Supporting Fathers

It seems timely on father day in the UK (and at the end of Men’s Health Week) to reflect on the need for support for men as they transition to and navigate parenting. This week has seen a number of fathering related topics in the media spotlight, with discussions of the impact of Postnatal depression in men being highlighted after research suggests 1 in 3 men are likely to experience Postnatal depression (PND in men). Another major piece of work relevant to the fatherhood landscape which was released earlier in the week was a major report was launched by MenCare (in collaboration with other organisations) called the ‘State of the worlds fathers’ (SOWF). This report then assesses the role and value of fathers worldwide, as well as the things needed to allow men to be more positive parents. The report suggests more involved fathers could ultimately help facilitate greater gender equality, as well as having other health and wellbeing benefits;

‘Hands-on fathers also help produce happier and better-educated offspring, as well as gaining significant benefits to their own physical and mental health’ (Guardian). Therefore the value of involved fatherhood appears far reaching for children, men and families as a whole.

However, being able to be involved, to parent in a positive way, requires time, ability, skills and confidence. Men often struggle to find the support they may need to be the fathers they want to be, which the SOWF report highlights.  The idea that men may find it challenging to balance work with being a positive parent is not new, and this has previously been suggested as something family policy could address to assist men (and resultantly families) (Henwood et al policy paper). Young fathers particularly may face multiple challenges as they become parents and adults, they may lack the social capital to enable positive parenting, and are often on the sharper end of media dialogue about ‘fecklessness’ or absent fathers (University of Leeds research).

Whilst we know young men may need further support to father, a large gap between ‘knowing’ and ‘doing’ exists. Group projects aimed at young men who are fathers exist, and these can offer an important context for young men to explore support. Health for All : Supporting Families Young Dads Project in Leeds is one such project. The work for this project, among other things, provides space and support for young men who are fathers. I have been privileged to spend time with the group, and find the atmosphere warm, and one in which men are encouraged to grow, where they can share space, activities and a meal together, and where they are being offered different opportunities within their lives that they may not be able to otherwise access in the communities in which they live. Groups like this do not however exist everywhere, and being able to access such support would perhaps offer a good starting point for allowing young men to be more involved and positive fathers.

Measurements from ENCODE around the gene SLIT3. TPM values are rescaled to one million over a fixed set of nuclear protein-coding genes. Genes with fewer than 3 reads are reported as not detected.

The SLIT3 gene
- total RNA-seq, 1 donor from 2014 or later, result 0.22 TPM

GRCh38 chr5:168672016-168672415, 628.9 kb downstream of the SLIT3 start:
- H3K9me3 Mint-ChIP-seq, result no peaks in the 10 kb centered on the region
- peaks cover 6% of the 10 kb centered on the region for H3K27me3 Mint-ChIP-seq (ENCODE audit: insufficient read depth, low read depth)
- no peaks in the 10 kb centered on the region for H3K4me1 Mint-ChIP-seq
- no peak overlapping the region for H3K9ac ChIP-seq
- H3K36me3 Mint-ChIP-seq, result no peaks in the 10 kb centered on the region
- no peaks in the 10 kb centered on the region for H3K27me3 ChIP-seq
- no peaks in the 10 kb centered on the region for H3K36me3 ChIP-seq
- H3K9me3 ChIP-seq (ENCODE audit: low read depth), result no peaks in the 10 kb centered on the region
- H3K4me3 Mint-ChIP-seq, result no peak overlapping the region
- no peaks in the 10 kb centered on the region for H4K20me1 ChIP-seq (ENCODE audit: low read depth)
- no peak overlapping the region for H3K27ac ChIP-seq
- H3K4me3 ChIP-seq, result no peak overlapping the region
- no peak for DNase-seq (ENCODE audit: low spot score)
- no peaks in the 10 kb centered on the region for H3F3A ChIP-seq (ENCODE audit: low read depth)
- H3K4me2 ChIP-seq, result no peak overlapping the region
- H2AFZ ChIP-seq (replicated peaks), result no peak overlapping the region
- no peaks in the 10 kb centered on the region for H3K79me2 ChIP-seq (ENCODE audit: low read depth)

Growing awareness of postnatal depression in new dads, or of the need for men to be supported to be more involved in their children’s lives, are both then good examples of how narratives are now starting to shift towards what men might need. This reflects awareness that supporting men as fathers is good for families. The move towards the recognition that men can need support is an important step within society, however translating the ‘knowing’ into ‘doing’ remains a challenge.  As more groups emerge that offer effective support for those men as they navigate fatherhood, then hopefully the landscape will begin to change and supportive approaches to fatherhood will become more normalised.

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